Larry Moran needs to be careful; if he keeps up this level of ignorant blather, the Discovery Institute is going to offer him a fellowship. In a new post, he attempts to reply to my criticisms of his earlier comments about the DI’s absurd attacks on Judge Jones; unfortunately, he only compounds the problems with his first post and further demonstrates his completely lack of knowledge and understanding of how court rulings work. He starts with the usual misrepresentation of my argument:
Ed and his followers–a dozen or so at last count–are not happy. Apparently, I have violated one of the cardinal sins of the appeasers. I have questioned one of the good guys.
No, Larry. I have absolutely no problem with questioning anyone, good guy or bad guy. What I have a problem with is ignorant attacks on them, and that is what you’re engaging in. And the follow up post only reinforces that fact. I’m sure you know a great deal about biochemistry, but you clearly don’t know a thing about the legal process.
Yes, indeed I did expect the judge to express his own opinion. Yes, I thought the difference between being “brilliant” and being something less than brilliant has something to do with expressing yourself in your own words. Professors can be picky about that sort of thing.
I now know better. I now know that my expectations were unrealistic. The American legal culture places a high value on the ability to copy the right document and not on the ability to be an original thinker. This is a different culture than I one I inhabit. I’m sorry for being so out-of-step. I understand your culture’s definition of “brilliant” and I accept it, even if I disagree.
Lots of snark and sarcasm, but that only covers up the key mistake in Moran’s thinking: the findings of fact are emphatically and explicitly not an expression of the judge’s opinion. Indeed, we do not want them to be. The findings of fact are not only distinct from the judge’s opinion on the matter, it’s also quite distinct from the writing of his legal opinion, which simply means his legal ruling. The findings of fact are distinct from the conclusions of law. Judge Jones used the same language that the plaintiffs used in expressing many of the findings of fact, but even the DI does not allege that he did so with the writing of the legal opinion.
I take this to mean that you were aware from the beginning that large sections of the Judge Jones opinion were reproduced exactly as found in the plaintiffs’ document. Point taken. It seems to be common knowledge among Americans that judge’s opinions are not necessarily written by the judge. It seems to have been widely known that Judge Jones copied large sections of the plaintiff’s document. Dozens of people have criticized me for not knowing this. Mea culpa. I didn’t know, but apparently I should have.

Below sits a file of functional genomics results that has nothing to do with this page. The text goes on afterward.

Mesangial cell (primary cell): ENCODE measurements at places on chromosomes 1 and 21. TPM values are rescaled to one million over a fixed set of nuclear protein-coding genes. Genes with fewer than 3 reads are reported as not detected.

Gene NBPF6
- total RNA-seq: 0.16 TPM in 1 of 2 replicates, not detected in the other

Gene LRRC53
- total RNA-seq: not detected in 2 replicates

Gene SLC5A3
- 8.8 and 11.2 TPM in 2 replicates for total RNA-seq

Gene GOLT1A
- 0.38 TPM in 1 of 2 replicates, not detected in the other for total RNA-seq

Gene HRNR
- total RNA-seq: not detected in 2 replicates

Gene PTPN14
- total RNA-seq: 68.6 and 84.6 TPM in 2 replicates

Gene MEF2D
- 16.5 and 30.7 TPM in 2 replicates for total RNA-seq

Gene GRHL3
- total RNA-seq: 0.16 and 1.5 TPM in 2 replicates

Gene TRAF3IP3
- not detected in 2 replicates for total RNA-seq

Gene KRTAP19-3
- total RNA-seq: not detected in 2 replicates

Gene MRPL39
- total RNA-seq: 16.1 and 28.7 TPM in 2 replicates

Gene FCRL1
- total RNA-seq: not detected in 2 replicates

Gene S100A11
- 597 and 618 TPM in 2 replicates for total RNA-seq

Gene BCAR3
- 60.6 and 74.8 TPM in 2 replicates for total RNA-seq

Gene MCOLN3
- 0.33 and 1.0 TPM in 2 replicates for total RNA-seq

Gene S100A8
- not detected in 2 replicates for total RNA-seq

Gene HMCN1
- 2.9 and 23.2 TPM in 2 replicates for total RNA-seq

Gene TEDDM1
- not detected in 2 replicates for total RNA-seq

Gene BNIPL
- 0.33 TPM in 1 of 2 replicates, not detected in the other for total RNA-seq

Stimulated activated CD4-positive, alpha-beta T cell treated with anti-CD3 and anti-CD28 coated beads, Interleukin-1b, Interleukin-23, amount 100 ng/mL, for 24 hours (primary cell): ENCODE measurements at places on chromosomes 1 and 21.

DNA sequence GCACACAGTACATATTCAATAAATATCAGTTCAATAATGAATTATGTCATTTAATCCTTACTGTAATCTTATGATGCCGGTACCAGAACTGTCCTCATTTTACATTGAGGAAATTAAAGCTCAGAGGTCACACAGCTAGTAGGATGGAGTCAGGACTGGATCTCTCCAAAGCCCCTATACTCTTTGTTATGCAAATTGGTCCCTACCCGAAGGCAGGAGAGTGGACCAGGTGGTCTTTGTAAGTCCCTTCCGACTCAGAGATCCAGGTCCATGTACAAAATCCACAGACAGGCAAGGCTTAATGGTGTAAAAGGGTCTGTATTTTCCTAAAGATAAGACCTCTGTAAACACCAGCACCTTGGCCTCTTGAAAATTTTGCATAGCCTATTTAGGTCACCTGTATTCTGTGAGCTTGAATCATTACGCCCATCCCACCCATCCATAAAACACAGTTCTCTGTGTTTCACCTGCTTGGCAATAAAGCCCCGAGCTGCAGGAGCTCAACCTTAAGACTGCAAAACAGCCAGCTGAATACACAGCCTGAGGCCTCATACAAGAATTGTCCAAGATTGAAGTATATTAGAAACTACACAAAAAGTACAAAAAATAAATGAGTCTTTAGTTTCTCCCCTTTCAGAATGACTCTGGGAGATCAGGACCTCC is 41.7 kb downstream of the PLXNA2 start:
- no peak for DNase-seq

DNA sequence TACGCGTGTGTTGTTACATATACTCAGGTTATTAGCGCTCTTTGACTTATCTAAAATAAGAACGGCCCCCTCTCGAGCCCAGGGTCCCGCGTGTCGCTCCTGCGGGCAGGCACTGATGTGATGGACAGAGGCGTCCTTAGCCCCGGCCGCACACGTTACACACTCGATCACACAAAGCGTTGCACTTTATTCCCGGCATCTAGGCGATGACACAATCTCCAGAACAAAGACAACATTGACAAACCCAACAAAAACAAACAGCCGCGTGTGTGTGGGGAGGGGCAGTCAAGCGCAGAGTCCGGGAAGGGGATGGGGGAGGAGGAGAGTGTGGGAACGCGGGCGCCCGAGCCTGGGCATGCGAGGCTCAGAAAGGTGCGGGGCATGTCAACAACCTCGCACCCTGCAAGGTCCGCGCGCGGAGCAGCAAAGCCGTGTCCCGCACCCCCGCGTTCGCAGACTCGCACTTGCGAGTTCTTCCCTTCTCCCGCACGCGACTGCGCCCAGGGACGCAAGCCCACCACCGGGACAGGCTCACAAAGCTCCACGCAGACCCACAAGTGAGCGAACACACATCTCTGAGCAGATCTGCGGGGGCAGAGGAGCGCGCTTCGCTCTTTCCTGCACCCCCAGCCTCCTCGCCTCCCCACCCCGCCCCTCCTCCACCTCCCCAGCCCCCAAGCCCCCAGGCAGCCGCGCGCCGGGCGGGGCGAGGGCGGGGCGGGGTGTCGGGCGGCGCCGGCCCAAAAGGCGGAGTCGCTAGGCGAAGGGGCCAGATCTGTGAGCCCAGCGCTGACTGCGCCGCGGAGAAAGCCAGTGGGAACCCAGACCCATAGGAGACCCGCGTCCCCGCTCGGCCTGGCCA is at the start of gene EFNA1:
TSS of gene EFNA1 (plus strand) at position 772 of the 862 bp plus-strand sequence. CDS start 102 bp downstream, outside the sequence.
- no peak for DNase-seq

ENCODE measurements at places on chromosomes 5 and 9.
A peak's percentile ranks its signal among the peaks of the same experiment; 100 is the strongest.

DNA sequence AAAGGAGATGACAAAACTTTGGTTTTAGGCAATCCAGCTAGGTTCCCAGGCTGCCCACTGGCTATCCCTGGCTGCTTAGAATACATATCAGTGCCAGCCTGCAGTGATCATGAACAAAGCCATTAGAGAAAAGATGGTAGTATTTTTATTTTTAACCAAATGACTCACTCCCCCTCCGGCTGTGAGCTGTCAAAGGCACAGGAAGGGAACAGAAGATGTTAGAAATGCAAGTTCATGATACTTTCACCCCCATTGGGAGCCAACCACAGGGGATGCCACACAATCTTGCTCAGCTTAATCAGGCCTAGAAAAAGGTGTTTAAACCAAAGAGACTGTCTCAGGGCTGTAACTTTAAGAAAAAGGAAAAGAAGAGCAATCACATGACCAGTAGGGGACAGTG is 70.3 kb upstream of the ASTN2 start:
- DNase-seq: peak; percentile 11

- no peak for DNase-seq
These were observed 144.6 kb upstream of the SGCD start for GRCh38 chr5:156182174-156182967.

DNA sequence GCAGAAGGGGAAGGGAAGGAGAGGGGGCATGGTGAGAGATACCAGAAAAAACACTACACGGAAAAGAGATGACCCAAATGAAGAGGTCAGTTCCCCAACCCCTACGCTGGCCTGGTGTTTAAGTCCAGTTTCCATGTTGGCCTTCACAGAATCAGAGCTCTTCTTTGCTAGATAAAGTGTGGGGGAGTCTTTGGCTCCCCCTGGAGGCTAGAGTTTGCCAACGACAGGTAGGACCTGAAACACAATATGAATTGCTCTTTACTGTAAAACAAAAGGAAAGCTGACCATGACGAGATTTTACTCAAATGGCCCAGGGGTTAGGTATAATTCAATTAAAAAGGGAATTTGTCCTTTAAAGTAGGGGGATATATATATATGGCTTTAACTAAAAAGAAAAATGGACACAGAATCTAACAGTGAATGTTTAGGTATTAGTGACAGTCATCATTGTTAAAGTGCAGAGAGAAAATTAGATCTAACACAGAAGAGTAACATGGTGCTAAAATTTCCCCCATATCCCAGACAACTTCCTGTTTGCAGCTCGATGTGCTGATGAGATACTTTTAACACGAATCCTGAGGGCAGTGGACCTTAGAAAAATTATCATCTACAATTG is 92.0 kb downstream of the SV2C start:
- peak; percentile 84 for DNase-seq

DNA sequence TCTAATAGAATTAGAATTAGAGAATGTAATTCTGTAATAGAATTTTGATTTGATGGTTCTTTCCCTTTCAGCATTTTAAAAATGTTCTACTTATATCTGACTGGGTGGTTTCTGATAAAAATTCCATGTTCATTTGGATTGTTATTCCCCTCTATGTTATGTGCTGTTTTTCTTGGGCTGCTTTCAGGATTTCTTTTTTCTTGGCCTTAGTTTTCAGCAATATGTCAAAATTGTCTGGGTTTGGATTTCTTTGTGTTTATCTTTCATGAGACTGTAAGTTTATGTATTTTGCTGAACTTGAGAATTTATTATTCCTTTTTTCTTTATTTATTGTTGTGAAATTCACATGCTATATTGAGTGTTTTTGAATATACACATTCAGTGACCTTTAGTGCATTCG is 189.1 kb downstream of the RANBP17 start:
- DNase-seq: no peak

What you should know, certainly by now, is A) the distinction between findings of fact and the judge’s opinion (or the legal opinion or ruling itself), and B) that it is absolutely normal for the judge to use identical or similar phrasing when listing the findings of fact in a case. I know why the DI continues to act so blockheaded about it; it gets in the way of the myth they’re trying to sell. I can’t imagine why you’re being so blockheaded about it.
I never said that the validity of his ruling was in question. I’m in no position to judge the minutiae of American constitutional law. One of the things that I didn’t know was that a judge can just copy the arguments of one side and claim them as his own. I also didn’t know that in your culture this can be a sign of intelligence, even brilliance.
No, no, no. The judge didn’t copy the arguments of one side; he copied the simple statements of fact from one side. Which only means that he agreed that those statements were accurate and supported by the evidence in the trial record. Nor did he “claim them as his own”. The written opinion begins with this statement:
This Memorandum Opinion constitutes the Court’s findings of fact and conclusions of law which are based upon the Court’s review of the evidence presented at trial, the testimony of the witnesses at trial, the parties’ proposed findings of fact and conclusions of law with supporting briefs, other documents and evidence in the record, and applicable law.
Every single finding of fact must be based upon what the two sides present in the case and on the evidence they submit in the trial record. The judge doesn’t invent his own findings of fact, he simply decides which of the two proposed findings of fact are best supported by the trial record. It is in his ability to discern fact from fiction in making that choice that one can tell how well he understands the issues presented.
Friends are allowed to disagree. It’s healthy. I’ve just learned a lot about your culture and your intellectual standards. Did you learn anything about mine?
Nothing that wasn’t already patently obvious long before now. Of course friends are allowed to disagree. But rational people take the time to learn about a subject before blathering about it in public.